A creative's guide to Bristol: Wallace & Grommit, a thriving tech scene and friendly people
Bristol is one of those wonderful UK cities that has pretty much everything going for it. Great weather (one of the warmest cities in the UK), friendly people, world-class culture, stunning architecture and it's bursting with creativity.
It is, in fact, the largest centre of culture, employment and education in South West England with a population of nearly half a million. And on speaking to Bristol creatives, it's absolutely clear that this city is one of the happiest places to live, work and play.
Built around the beautiful River Avon and with a short coastline on the Severn Estuary which flows into the Bristol Channel, the city's economy largely depends on creative media, electronics and aerospace industries.
There's also a huge digital industry here - gaming, web, mobile - along with a wealth of creative freelancers, particularly designers and illustrators.
The makers of Wallace & Gromit - Aardman are based in Bristol. The city is also home to the UK's largest permanent street art project, known as See No Evil. And famous street artist Banksy has many artworks dotted around the city.
Film and music are big in Bristol. Since the late '70s, it has been home to bands from punk, funk, dub and political consciousness, with the most notable being Glaxo Babies, The Pop Group and trip-hop artists (also known as 'Bristol Sound') such as Tricky, Portishead and Massive Attack. Amen. It's also a stronghold for drum and bass (Manchester! I may have to leave you!) with Roni Size, DJ Krust and More Rockers all coming from Brizzle.
Bristol is so wonderful there are 34 other populated places on Earth named 'Bristol', most of which are in America but also in Peru, Canada, Jamaica, Barbados and Costa Rica - all presumably commemorating the original.
And don't even get me started on the huge number of theatre and live music venues, listed buildings, festivals, art galleries and pop-up shops and events (check out Made in Bristol)! You can't move there are so many of them. It even has its own creative quarter at Stokes Croft. In fact, Bristol is so creative and interesting, I'm not sure this article will be able to cover everything. But, as always, I'll do my very best! Bristol, it's over to you…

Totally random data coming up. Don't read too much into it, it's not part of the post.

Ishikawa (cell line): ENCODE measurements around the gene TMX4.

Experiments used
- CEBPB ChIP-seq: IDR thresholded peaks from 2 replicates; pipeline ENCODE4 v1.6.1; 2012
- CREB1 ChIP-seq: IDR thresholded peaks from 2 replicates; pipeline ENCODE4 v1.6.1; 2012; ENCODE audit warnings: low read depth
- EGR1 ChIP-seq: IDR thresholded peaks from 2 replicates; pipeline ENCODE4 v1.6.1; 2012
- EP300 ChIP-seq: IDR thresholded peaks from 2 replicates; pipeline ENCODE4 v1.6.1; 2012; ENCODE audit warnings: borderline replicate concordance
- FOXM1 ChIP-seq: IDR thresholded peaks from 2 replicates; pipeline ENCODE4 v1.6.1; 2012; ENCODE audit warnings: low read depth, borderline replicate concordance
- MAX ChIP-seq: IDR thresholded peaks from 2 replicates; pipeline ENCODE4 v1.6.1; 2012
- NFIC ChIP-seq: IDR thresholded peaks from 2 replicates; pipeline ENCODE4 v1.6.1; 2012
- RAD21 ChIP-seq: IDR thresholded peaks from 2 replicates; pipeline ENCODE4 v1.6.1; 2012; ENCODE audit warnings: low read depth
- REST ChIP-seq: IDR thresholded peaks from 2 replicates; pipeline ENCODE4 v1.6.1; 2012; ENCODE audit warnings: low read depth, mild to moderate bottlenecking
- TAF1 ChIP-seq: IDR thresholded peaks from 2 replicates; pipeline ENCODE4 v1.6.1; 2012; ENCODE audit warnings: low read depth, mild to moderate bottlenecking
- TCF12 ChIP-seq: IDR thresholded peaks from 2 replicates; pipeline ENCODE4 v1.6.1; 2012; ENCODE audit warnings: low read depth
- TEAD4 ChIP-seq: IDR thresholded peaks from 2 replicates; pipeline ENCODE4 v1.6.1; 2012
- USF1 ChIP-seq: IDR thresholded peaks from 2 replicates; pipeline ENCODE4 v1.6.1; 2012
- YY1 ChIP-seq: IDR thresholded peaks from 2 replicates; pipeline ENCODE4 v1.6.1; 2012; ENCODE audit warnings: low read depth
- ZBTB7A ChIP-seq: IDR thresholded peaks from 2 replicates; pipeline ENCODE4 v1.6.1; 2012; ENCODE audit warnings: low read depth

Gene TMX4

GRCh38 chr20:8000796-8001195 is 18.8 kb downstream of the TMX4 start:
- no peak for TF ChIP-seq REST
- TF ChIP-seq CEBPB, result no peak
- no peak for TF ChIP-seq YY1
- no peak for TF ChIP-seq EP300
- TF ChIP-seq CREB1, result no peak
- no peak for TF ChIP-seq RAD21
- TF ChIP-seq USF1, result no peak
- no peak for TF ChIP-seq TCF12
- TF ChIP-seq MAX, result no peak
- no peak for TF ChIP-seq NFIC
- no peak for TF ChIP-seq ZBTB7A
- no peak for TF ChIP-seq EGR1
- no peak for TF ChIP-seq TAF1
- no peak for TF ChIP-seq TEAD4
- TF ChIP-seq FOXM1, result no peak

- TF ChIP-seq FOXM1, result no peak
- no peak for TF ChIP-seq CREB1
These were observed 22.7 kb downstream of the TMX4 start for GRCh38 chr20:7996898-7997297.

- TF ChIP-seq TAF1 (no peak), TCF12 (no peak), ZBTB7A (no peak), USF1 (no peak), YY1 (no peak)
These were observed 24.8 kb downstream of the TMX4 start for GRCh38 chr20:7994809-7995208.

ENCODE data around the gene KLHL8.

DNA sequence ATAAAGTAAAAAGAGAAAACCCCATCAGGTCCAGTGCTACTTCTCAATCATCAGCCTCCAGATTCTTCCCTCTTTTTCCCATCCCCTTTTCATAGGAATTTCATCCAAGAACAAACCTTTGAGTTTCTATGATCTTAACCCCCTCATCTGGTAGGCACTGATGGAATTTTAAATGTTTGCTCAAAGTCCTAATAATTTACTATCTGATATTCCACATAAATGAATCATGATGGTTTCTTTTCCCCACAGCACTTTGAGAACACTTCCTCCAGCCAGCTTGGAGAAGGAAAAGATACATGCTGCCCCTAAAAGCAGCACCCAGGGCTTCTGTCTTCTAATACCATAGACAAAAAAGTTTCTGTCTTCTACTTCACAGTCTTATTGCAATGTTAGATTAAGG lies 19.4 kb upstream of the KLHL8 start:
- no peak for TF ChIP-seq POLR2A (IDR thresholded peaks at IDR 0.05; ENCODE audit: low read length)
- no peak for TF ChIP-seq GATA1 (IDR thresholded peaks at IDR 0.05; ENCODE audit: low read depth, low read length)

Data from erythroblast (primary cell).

What Bristol creatives say
"I've only been in Bristol for three years now, but it already feels like home. It's a mini happy London in my opinion! There are so many different areas to the city and heaps of places where creative people can find inspiration. There are the little cafes and pubs in Stokes Croft with artwork covering the walls, new creative pop-up shops every month, beautiful parks (with deer, amazing views, and hot air balloons covering the sky), amazing graffiti (with Nelson Street becoming a little hotspot for tourists now), great canals gleaming in the sunshine and festivals popping up all the time! What's really nice about Bristol is that people seem to want to create - it's not all about the money which often kills the beauty of art. From the teams of creatives making free zines to the bloke that powers his boombox by riding his bike around, it seems like everyone is genuinely happy. There are lots of creative companies in Bristol and it seems like more and more people are being tempted by Bristol's happy lifestyle."
Katy Davis, illustrator and animator at Gobblynne
"I'm born and bred in Bristol and I love this city. It's hugely creative and that's evident from the number of creative people and firms who come and stay here long-term. Bristol has fantastic places like the Arnolfini and the Watershed showing great art, music, film and other events and exhibitions, you can always find something to do. We also have a great city museum as well as the Royal West of England Academy, which is Bristol's first art gallery. Events such as Bristol Balloon Fiesta, Brisfest, Harbour Festival make it a fantastic place to come to visit and these events really emphasise the talent within the city. From July to September this year, Bristol is going to be invaded by 80 massive Gromit sculptures for the Gromit Unleashed exhibition, which are individually designed and created by invited artists. At the end of the exhibition, they will all be auctioned off and money raised will go to Wallace and Gromit's Grand Appeal. I walk around this city every day and I always feel inspired. There is a buzz around Bristol for creatives that makes you feel like you can achieve anything here, and everyone is keen to help, collaborate and show off the talent we have."
Tom Stutt, founder of Antic Creative
"Bristol has a buzz that I haven't found in any other UK city. There's a great community of creative businesses and we all pull together to help each other out and pass on opportunities. New ideas are supported and help to grow in Bristol - people will do everything to ensure you achieve your goals. Plus everyone knows everyone, which makes meetups great fun!"
Claire Snook, Wired Media